© Jessica Swinburne 2011
When I woke up that morning, after a week and a half of solid rain, the first thing I noticed was not that even though there was a thick fog, it wasn’t yet raining.
No, the first thing I noticed was that my Dad was home, something that only occurred every three days or so, and hadn’t happened, that I knew of, for more than six. He was bashing around the kitchen, trying to find were I had hidden the cereal this time.
So when I got to the kitchen, I found he had indeed found said cereal, and was eating some. I ate as fast as I could, and still had to endure a good ten minutes of uncomfortable silence with my Dad. And then got out of there as fast as I could.
I was in my car, so it took an extra ten minutes to get to school, but I still got there when there were still only four cars in the parking lot. And only like 5 people.
I contemplated just sitting in my car listening to music till Cya or Seth got here but I noticed someone sitting drawing under one of the eaves.
I knew even from that far that it was Rain. I was going to go talk to him, sit with him, whatever, when I came to the realization that it would the first time we would be properly alone together. I wasn’t sure at the time why that was such a big deal. But it was.
But I still put my hood my over my curly, [I hadn’t bothered to straighten it, because of the rain] bright red hair and got out the warmth and comfort of my car and wondered over to where he was sitting.
He didn’t look up at the sound of my approach. I thought it was because he was absorbed in his drawing, but he could have just been ignoring me. Or whoever he thought was coming at him at whatever too-early time it was.
“Bit early for you to be here isn’t it?” He surprised me; I guess he did know it was me.
“I could say the same. Although it shouldn’t surprise me you’re here so early, when you don’t really go home before 7 when we all go home.” I sat next to him so I could see what he was drawing.
“Why are you here so early?” He changed the subject so easily I hardly noticed. But I did, and yet I let it go anyway.
“My Dad was home.”
“And that’s a bad thing?”
“My relationship with my Dad is awkward to say the least.”
“And you’re Mom?” I looked at him now. He met my grey eyes with his green ones.
“I don’t talk about it.”
“Maybe you should talk about it.”
“Maybe you should talk about whatever goes on in your life that’s so bad.” His eyes narrowed. Mine softened. I knew a head on approached wasn’t going to get me anywhere. I had to be gentle about it.
“I’ll tell you something about my life, if you tell me about your mom.”
“For everything I tell you about my Mom, you’ll tell me something about your life.”
“Or your lips stay sealed?” His eye-brows went up and his expression became challenging.
“Or my lips stay sealed.” I lifted one corner of my mouth up, in a kind of half grin.
“Okay. Deal. Can I make a condition?” I narrowed my eyes.
“Can we go sit in your car? I’m freezing.” To add emphasis he shuddered.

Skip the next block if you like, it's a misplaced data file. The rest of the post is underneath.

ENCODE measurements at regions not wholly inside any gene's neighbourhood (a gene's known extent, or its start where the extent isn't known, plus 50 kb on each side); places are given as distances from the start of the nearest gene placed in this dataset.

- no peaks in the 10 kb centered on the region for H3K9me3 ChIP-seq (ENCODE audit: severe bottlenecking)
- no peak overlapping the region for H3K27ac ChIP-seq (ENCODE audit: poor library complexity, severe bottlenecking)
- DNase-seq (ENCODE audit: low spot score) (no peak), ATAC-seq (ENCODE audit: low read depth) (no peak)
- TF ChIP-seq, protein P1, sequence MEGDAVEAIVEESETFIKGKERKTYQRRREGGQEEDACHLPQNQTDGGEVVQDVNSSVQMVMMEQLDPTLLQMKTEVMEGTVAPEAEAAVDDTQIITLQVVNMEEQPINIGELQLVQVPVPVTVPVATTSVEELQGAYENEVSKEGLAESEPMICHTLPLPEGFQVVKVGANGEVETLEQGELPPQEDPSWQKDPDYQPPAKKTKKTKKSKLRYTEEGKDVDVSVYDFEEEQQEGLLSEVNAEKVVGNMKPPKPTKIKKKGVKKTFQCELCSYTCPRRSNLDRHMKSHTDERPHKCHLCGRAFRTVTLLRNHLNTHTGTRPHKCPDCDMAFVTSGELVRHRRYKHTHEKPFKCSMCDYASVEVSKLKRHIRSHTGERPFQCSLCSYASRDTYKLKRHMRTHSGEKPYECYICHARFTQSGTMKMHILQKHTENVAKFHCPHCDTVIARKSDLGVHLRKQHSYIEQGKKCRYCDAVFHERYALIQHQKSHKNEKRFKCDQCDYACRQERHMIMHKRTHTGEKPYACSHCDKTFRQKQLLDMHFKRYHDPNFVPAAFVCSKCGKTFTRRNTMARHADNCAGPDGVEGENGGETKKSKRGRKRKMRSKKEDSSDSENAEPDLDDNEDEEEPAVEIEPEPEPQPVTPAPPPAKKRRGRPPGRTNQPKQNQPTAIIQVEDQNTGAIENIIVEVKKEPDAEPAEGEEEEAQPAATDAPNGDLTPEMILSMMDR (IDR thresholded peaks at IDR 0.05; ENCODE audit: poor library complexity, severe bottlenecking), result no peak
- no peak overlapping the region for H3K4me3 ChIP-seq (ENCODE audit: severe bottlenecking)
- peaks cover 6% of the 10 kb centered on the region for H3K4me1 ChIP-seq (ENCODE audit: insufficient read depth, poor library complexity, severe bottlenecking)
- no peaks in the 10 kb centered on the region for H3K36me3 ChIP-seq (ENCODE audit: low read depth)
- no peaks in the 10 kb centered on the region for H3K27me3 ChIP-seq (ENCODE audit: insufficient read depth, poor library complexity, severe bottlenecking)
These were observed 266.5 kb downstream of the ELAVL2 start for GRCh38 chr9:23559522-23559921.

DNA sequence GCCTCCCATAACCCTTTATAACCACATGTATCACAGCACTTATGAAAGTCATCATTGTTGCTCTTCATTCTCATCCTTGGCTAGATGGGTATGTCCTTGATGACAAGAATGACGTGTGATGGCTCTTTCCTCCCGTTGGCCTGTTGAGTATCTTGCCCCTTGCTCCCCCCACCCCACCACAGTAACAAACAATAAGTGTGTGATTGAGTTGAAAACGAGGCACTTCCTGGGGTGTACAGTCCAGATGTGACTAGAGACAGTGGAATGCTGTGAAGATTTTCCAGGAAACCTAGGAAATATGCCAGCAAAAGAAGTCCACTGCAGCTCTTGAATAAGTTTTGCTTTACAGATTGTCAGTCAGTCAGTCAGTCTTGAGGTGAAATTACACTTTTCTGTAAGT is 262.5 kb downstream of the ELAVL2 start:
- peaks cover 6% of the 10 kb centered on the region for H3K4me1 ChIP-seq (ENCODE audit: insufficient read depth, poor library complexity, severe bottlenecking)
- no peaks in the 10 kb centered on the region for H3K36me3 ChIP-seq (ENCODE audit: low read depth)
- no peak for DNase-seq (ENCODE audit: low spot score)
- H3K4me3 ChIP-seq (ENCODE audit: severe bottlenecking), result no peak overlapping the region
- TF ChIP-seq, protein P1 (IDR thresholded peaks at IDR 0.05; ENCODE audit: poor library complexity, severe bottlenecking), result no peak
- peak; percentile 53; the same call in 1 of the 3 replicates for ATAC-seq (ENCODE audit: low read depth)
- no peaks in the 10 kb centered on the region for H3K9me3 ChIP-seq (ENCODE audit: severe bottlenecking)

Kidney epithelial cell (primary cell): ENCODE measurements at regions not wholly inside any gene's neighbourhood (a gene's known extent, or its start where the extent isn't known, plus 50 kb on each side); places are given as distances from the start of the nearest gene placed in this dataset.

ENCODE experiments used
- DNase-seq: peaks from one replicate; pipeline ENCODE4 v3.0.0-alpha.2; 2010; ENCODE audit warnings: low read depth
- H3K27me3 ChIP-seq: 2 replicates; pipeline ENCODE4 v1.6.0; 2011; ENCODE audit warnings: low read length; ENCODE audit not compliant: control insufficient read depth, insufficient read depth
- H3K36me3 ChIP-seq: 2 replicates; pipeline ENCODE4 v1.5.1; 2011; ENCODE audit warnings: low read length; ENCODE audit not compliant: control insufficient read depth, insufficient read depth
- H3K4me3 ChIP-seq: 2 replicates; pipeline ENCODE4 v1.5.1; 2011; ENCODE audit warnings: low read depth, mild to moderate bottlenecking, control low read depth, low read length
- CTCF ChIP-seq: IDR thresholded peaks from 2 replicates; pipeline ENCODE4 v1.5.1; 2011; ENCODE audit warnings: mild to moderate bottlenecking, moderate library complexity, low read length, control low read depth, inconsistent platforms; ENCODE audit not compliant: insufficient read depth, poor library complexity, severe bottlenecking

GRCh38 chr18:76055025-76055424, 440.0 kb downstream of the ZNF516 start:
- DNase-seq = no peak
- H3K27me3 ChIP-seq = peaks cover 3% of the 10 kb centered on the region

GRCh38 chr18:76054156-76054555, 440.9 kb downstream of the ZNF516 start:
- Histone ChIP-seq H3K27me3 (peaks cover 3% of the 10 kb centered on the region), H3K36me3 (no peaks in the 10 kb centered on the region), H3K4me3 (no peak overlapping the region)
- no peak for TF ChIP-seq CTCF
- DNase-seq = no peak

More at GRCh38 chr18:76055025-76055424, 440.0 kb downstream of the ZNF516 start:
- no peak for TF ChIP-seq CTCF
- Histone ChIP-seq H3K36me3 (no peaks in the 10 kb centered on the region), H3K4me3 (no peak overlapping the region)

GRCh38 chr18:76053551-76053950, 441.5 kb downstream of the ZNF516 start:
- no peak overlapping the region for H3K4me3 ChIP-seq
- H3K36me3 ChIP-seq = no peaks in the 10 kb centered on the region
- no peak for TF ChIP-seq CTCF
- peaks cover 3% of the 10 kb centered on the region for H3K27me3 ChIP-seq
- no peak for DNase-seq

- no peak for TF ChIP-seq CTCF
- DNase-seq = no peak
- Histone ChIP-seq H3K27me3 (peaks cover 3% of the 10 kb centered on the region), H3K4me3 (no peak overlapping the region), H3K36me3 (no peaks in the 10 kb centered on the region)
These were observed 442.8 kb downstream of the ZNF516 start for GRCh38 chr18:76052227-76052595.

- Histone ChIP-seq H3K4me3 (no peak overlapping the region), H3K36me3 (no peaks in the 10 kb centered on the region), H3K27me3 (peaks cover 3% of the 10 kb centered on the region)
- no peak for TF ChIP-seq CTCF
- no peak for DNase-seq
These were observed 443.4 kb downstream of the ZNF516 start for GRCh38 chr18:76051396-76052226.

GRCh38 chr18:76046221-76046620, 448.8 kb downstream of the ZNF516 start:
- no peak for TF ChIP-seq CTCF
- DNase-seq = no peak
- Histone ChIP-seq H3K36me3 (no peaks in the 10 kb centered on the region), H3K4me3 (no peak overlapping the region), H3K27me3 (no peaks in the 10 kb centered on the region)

“Yeah, of course.” I smiled.
We walked to my car, and I unlocked it. We slipped in and I put the heater on.
“So.” I looked at him.
“So.” He met my stare head on.
“My Mother died five years ago. When I was 12.” I looked down at my hands.
“We moved here because my brother disappeared and I don’t think my dad really wanted him to come back.” I could tell he was trying to control his voice, and he was doing a good job too, but I could hear some of the hatred that leaked through when he said ‘dad’.
“It was my fault.”
“He disappeared. He left me alone with them.”
“It was raining, like really raining hard. I wanted to see some friend whose name I can’t even remember anymore. She didn’t want to take me in the rain, but I insisted that I had to go, and I had to go then. I was so stubborn. And she paid the price for it.” I hadn’t talked about it for years. If people asked about my Mom, I just said she was dead. I didn’t elaborate. Ever.
“My father…” He trailed off, he didn’t know what to tell me that felt safe to him, so I just carried on with my own story, “Finally she said yes, I think because she just wanted me to stop annoying her. So we got in the car, and I could tell she was mad, but I wanted to go, and I wanted to go the way I wanted to, so I put my music on, my favourite song, not very loud, but just a little too loud, and she snapped at me and turned it all the way down, almost so I couldn’t hear at all. I got mad, said something horrible back, and it turned it back up, even louder.” I turned my head into my hand, which was resting on the driver’s door. “Anyway, she went to turn it back down. She was distracted for only a second, but it was enough. She went through a red traffic light, and someone crashed into her side of the car.”
A single tear leaked out and slid down my check.
“And the last thing I ever said to my Mom was so bad, so horrible, I normally would never have even thought about saying it and it was the very last thing, she ever heard me say to her.” I looked at Rain. He was looking at me, and the look in his eyes was something I wasn’t expecting. People who knew pitied me. I hated to see pity in people’s eyes. But in his eyes was understanding. He knew how I felt.
A car pulled up next to mine, and I glanced at it. It was Seth’s. I got out the car before Rain could say anything.
Seth was already out his car. He took one look at my face, and knew what I had been talking about. He opened his arms and I put my arms around his waist. I could tell he was looking at Rain while he held me. He was the only one who I stilled talked to that I had known when Mom died. He was the only person who understood. The only person I thought would ever understand.
I guess I was wrong.